San Antonio Spurs 109, Philadelphia 76ers 86: By the book

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AT&T CENTER — I took a seat courtside during the Spurs’ shootaround, hoping to catch a few minutes of the players warming up as the Texans-Bengals NFL playoff game was at halftime. I was a little too early, though. The powerful lights in the AT&T Center were still warming up and Nando De Colo was the only Spur getting his pregame work in.

Nonetheless, I wanted to catch a little bit of preparation before the Texans game resumed. Five or so minutes after sitting down, a rogue bat flew across the court, just a few feet over my head. It swooped past me and out of vision, arena workers scrambling to find someone to corral it. This being San Antonio and the franchise having a history with the winged creature, references to Manu Ginobili were dispensed immediately from a variety sources.

Five hours later, and that was about all the drama I saw on Saturday night.

The Spurs faced a Philadelphia 76er team playing it’s eighth straight road game and four in the last five nights (sound familiar?), and cruised to a 109-86 win. The Sixers hit the opening basket of the game, a four-foot hook shot from Thaddeus Young, and never lead again as the Spurs jumped out to a 9-2 lead and went up by as much as 25 points on the night.

Outside of a select few stretches, the Spurs controlled this game thanks to superior execution and the tired legs of Philly. The Sixers shot just 3-of-17 (17.6%) from the 3-point line and posted just an 84.5 offensive rating on the night.

“This would have been a tall order if we had eight days rest,” 76ers head coach Doug Collins said. “[The Spurs are] as good as any team in the NBA… They run their offense harder, cut harder and move the ball better than any team in the NBA.”

I was ready to discount a lot of what Collins said in the previous quote, but he’s spot-on. No matter how much rest the 76ers had, they were going to struggle against the Spurs. Philadelphia is a mediocre team playing against one of the top teams in the NBA. The Spurs were able to get opens shots on the regular because they had a better system than the Sixers, knew that system, and executed it.

Sometimes it’s just that simple. These aren’t the playoffs, where teams make adjustments after every single game. The regular season is just a long, slow, grueling warmup for the playoffs. At least for elite teams like San Antonio, they are. Gregg Popovich said as much after the game.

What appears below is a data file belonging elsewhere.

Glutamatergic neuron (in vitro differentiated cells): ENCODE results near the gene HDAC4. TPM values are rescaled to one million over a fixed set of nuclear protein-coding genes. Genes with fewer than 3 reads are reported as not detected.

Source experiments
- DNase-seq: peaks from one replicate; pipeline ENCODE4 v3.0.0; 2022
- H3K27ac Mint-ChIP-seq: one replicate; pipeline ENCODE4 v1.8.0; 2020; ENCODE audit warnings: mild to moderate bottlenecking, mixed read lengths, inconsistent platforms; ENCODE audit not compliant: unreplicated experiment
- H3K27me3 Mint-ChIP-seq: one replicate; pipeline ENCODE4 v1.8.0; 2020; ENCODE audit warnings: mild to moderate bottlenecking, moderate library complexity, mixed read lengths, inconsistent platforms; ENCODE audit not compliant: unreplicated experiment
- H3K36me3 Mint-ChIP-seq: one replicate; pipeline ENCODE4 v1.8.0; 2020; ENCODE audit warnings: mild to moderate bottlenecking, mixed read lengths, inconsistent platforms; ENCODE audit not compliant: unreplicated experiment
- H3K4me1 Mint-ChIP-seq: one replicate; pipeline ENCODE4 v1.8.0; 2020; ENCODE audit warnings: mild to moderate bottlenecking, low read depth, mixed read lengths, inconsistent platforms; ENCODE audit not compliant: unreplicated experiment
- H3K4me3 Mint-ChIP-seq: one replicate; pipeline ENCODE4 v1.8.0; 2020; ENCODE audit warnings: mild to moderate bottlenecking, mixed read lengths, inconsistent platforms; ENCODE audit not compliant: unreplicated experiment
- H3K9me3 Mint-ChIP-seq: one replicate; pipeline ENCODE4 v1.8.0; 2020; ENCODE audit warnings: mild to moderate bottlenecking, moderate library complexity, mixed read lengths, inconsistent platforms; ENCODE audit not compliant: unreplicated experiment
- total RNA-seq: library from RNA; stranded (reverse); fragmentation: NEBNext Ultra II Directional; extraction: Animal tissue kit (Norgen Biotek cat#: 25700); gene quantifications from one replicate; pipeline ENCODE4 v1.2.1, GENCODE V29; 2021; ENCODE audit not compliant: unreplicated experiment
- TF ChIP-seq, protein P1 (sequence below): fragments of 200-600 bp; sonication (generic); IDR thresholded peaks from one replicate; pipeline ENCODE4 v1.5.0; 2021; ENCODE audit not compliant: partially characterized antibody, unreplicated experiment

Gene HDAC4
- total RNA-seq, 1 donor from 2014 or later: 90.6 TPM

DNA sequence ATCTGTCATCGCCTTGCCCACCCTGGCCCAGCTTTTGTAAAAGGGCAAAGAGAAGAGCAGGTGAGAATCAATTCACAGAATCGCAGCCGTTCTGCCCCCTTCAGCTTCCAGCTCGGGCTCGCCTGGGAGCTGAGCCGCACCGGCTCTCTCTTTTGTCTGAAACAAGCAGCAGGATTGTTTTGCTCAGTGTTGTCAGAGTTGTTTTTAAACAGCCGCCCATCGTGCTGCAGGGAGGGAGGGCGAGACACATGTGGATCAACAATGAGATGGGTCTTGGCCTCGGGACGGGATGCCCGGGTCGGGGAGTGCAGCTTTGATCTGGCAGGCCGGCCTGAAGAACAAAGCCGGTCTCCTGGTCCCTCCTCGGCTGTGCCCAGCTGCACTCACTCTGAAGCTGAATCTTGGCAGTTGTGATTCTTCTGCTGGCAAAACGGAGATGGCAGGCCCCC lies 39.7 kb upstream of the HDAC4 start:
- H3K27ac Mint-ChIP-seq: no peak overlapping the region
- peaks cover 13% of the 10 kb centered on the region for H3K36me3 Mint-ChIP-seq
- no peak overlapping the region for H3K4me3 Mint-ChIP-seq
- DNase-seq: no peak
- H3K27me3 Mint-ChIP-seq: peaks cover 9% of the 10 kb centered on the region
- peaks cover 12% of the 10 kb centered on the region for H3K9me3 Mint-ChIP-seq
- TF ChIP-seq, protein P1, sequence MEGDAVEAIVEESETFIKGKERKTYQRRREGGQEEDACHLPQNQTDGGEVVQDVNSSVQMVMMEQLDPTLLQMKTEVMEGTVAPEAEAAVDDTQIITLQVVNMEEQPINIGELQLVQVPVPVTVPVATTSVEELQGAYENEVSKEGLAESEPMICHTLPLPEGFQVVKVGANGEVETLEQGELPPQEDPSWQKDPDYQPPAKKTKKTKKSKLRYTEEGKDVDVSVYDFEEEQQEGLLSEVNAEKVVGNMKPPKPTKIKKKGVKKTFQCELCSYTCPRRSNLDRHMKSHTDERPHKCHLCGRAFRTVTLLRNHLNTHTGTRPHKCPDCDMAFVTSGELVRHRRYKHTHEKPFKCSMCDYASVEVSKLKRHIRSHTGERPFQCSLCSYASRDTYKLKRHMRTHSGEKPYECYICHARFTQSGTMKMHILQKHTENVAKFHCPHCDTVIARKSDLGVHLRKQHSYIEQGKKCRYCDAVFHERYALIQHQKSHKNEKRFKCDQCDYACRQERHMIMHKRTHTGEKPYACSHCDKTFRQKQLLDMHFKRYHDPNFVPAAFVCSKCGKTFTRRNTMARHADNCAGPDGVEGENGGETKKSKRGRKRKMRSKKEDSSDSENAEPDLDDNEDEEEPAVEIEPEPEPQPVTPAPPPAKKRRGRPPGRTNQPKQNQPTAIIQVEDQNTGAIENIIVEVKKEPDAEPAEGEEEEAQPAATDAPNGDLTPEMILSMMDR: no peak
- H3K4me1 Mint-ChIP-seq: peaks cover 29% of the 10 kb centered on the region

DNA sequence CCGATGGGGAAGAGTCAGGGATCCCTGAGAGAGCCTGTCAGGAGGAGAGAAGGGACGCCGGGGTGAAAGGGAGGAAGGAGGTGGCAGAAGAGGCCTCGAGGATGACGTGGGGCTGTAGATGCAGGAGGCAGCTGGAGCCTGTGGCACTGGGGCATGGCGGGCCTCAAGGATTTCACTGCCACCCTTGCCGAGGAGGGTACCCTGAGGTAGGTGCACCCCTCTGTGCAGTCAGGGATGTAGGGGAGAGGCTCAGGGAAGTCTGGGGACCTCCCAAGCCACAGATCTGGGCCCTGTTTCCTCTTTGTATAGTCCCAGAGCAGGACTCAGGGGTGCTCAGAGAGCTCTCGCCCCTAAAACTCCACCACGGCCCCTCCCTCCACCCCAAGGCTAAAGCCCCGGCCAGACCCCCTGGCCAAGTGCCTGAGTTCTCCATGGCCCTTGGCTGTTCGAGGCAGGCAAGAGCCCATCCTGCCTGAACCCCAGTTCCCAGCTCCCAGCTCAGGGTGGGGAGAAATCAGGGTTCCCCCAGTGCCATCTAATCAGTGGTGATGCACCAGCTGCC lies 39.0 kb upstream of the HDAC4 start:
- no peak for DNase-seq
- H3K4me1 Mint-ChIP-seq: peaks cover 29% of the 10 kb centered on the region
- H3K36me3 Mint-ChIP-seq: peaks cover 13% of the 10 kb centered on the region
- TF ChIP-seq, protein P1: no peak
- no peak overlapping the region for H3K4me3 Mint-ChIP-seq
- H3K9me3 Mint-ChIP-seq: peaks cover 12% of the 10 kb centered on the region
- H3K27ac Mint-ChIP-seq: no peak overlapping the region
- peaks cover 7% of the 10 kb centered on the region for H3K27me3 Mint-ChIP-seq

“You gauge things by weeks and by months and that sort of thing and groups of games. You don’t make any great decisions based on one game.”

I think that’s something that is hard to understand as a fan. On the outside, you think that teams gameplan for every single team, focused solely on stopping that one team, when that’s not necessarily the case. There are adjustments, sure, things like going under screens for this guy, shading that guy to his left, etc. For the most part, though, coaches use the regular season to reinforce the things they want their team to become.

Granted, teams fighting for a playoff spot don’t necessarily have that luxury, they have to win at all costs, but Coach Pop is simply trying to mold these Spurs into the team he wants them to become when the playoffs roll around. They’re taking lumps along the way, but it’s all a part of the process.

Oh, and Tony Parker led the Spurs with 20 points.

Some other notes from the Spurs’ win over the 76ers:

  • The late Manu Ginobili resurgence party continued to rage on. Manu finished with 19 points (6-of-10 shooting), seven boards, four assists, a vicious dunk and a beautiful bounce pass between the legs of Thaddeus Young.
  • Tiago Splitter had a surprisingly poor shooting game, hitting only 4-of-13 shots for 12 points. Splitter did grab 10 rebounds, though, which is pretty high for him.
  • Danny Green left the game in the third quarter after a drive to the basket. Afterwards, Green mentioned that he had just hit his funny bone and it was nothing that will bother him after tonight.
  • ThatBigGuy

    Splitter’s post-up game is somewhere between awkward and atrocious. His jump hooks have no touch; they always carom off the rim. I would rank him as one of the better bigs in the PnR and off ball cuts, but boy, his post game is tough to watch.

  • merkin

    Isn’t it? His hook-shots remind me of when one messes around in the drive-way, heaving hook-shots over their shoulder for the hell of it.

  • Bob

    But at 6’11 no one’s blocking that. He just needs to keep working on it.

  • ThatBigGuy

    Absolutely. He should keep working on it, try to develop some arch, make it softer on the rim. Heck, if DeAndre Jordan can shoot beautiful right handed jump hooks now, then Splitter can develop at least a serviceable left shoulder move.

  • spursfanbayarea

    The main problem with Splitters hook shot is the low release. Also this problem is compounded by unusually short arms for a player his size.

  • Titletown99030507d

    Some days they drop some days they dont. 10 pts 10 rebounds nothing to bitch about. Some people are just never happy.

  • Grayson

    I feel like Manu has had a ridiculous number of those one of a kind ridiculous assists this year. Almost like he’s trying to prove that he’s still Manu, even if his shot’s not falling. It seems like it’s one a game. When are we getting a youtube compilation of these passes? Somebody needs to get on that!